The lionesses: a monumental work

With Lionesses, British-American novelist Lucy Ellmann is writing one of the most surprising books of the fall.

In recent years, several cobblestones have gained media attention. The goldfinch by Donna Tartt, for example. Or City on fire by Garth Risk Hallberg, Lighting by Eleanor Catton, 4 3 2 1 by Paul Auster and 22/11/63 by Stephen King.

But in a few days, we’ll also start talking a lot about Lionesses, by Lucy Ellmann. Another pavement, which this time has more than 1100 pages. And that takes place entirely in the mind of a stay-at-home mom in Ohio spending most of her time looking after the children – she has four -, cooking and running the house. In short, a most ordinary woman, whose thoughts will follow one another in a single sentence. That’s it, not a dot anywhere. Only commas and the phrase “the fact that”, which comes up everywhere and all the time like a mantra: “… the fact that words pop up in my head like that all the time, and damn, the fact that I must make the dough for the cinnamon rolls, the fact that … “Yes, a long tirade of several tens of thousands of lines which is likely to destabilize more than one reader!

“It took years to texturize, nuance and structure the flow of consciousness of this woman,” says Lucy Ellmann, who responded by email. I have never stopped enriching him. I also updated it (I started this novel before Trump’s presidency began, and that too had to be incorporated). I added 30,000 more words to the final version. My editors forgave me. Among friends, what are a few thousand words? “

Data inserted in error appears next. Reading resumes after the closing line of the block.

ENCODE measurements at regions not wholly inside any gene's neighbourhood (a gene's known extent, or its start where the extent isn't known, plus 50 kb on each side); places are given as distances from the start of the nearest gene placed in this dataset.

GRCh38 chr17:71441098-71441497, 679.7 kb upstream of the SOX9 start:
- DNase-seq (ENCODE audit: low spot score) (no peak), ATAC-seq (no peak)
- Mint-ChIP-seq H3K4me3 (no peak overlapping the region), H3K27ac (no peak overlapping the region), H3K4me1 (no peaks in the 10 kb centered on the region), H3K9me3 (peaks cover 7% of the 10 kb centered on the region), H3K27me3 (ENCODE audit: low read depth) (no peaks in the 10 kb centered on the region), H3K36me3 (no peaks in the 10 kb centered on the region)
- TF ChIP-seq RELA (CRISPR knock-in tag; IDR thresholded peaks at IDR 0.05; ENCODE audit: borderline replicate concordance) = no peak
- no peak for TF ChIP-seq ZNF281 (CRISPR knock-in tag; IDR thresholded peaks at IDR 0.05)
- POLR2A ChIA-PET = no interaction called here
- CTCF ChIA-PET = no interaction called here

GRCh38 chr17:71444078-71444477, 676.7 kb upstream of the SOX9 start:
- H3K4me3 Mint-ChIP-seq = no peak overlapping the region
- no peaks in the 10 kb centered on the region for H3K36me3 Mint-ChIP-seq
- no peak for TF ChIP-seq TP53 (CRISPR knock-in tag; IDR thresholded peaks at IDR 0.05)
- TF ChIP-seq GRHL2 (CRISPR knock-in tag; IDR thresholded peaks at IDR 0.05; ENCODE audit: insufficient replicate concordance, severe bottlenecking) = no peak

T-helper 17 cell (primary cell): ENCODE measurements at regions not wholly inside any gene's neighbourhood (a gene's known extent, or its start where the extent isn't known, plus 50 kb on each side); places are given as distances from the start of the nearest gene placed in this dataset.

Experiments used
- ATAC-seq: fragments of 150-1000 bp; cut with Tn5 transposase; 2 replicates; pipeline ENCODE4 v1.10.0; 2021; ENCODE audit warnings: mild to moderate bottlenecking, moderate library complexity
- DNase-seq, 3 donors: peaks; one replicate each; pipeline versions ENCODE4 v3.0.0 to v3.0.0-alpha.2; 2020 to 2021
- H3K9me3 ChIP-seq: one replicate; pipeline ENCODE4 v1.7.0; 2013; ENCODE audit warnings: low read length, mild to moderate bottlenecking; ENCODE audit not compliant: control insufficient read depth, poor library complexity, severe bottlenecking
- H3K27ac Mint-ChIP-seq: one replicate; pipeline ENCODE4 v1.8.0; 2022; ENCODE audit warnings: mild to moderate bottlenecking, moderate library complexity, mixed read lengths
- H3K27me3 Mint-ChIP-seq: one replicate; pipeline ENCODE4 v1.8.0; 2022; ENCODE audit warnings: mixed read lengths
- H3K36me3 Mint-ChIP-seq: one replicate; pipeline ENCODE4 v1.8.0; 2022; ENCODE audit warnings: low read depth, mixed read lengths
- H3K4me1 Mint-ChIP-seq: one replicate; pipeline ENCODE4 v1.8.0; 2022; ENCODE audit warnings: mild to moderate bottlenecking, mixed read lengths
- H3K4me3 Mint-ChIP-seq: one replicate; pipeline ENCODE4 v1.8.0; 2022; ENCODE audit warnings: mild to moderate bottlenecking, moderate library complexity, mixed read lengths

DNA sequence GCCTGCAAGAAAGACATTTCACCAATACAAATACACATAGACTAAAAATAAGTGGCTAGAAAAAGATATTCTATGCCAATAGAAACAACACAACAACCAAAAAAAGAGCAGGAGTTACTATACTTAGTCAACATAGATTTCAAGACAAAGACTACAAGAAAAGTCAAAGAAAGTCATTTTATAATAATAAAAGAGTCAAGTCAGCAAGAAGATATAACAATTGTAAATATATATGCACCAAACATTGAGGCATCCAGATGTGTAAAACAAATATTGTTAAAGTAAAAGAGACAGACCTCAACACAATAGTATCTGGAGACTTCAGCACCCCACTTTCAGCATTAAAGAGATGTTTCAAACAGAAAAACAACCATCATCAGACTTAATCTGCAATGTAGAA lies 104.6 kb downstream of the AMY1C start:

Rabies, a powerful fuel

At the origin of this monumental work, however, there were only two words: rage. “Much of that which feeds Lionesses comes from loathing and sorrow for my homeland, explains Lucy Ellmann. America is now a pariah nation with totally negative global impact. I am troubled by the apparent passivity of its citizens. They seem to suffer from some kind of moral paralysis, starvation, presumably caused by drugs, junk food, television, click traps, poor education, cultural poverty, politician lies, chronic anxiety and obscene self-absorption. Not to mention pollution (air, soil, water, food, clothing), which can now wreak havoc on mental functions. In a way, this book is a farewell to America. ”

“I also wanted to write about consciousness, both human and animal,” continues Lucy Ellmann. What goes on in the minds of others is the essence of fiction. It’s fascinating, but impossible to guess – it’s hard enough to figure out what’s going on in our own heads. Lionesses is an approximation of what it might be. “

What will be, will be

From money problems to the cancer she’s battled, to correcting homework, her eldest daughter’s mood swings, the raccoons that prey on garbage, her fear of guns, characters from The Little House On The Prairie, the weather, or the words she can’t stand, the narrator trains her thoughts at breakneck speed and ends up chaining us to our seats.

“For me, the biggest challenge was to keep it all in mind,” says Lucy Ellmann. This is the case with any novel, but this one is particularly large, tangled and complex. For the past few years its editorial staff have claimed twelve hour days, and I was physically and mentally exhausted when I finished it. At that point, after seven years of working in my “dungeon,” I finally showed it to my husband, Todd McEwen, who is not only a great writer, but a great publisher. I knew I had taken a risk with this book and was worried that a lot of people might not like it. I wasn’t at all sure what it would be like to read this story. So Todd’s enthusiasm was a huge boost. Since then, I have been fascinated by the reaction of readers. I was also delighted to learn that Claro wanted to translate it into French. What an honor! “

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